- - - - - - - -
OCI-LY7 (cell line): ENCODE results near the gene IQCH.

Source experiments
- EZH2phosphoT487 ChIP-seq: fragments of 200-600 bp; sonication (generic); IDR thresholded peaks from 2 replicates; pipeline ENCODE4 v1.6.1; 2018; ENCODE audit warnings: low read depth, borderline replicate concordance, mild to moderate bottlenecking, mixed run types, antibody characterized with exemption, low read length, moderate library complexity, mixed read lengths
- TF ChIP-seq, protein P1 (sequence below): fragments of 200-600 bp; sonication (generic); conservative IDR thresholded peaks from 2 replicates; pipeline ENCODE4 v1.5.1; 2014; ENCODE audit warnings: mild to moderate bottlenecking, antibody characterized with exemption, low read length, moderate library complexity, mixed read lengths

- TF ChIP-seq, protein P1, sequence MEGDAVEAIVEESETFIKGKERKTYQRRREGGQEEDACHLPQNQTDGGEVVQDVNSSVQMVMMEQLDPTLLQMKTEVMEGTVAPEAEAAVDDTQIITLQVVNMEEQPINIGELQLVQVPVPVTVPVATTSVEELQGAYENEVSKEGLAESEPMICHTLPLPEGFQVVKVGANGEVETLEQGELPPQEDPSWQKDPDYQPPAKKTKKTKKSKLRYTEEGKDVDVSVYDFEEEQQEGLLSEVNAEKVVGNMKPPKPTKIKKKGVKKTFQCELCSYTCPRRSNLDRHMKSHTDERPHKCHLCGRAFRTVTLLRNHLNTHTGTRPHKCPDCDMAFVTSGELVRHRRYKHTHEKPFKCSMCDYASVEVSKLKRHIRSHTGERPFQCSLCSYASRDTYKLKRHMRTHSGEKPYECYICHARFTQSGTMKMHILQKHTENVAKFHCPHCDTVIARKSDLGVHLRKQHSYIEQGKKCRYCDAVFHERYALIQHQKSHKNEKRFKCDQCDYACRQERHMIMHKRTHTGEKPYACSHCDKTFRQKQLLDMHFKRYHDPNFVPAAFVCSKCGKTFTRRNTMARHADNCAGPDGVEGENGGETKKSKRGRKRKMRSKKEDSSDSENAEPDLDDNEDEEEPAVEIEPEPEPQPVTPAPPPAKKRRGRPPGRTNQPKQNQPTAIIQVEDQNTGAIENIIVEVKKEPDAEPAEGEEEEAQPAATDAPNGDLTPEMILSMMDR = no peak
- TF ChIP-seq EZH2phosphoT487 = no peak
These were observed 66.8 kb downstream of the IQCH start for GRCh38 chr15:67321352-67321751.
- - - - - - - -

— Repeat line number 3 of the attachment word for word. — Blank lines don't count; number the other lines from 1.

- EZH2phosphoT487 ChIP-seq: fragments of 200-600 bp; sonication (generic); IDR thresholded peaks from 2 replicates; pipeline ENCODE4 v1.6.1; 2018; ENCODE audit warnings: low read depth, borderline replicate concordance, mild to moderate bottlenecking, mixed run types, antibody characterized with exemption, low read length, moderate library complexity, mixed read lengths